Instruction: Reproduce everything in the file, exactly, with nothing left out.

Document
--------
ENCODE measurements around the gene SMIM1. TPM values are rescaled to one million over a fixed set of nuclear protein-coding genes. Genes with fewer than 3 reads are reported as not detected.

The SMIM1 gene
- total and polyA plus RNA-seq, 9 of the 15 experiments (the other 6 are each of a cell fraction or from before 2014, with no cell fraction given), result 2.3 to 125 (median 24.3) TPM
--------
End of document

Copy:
ENCODE measurements around the gene SMIM1. TPM values are rescaled to one million over a fixed set of nuclear protein-coding genes. Genes with fewer than 3 reads are reported as not detected.

The SMIM1 gene
- total and polyA plus RNA-seq, 9 of the 15 experiments (the other 6 are each of a cell fraction or from before 2014, with no cell fraction given), result 2.3 to 125 (median 24.3) TPM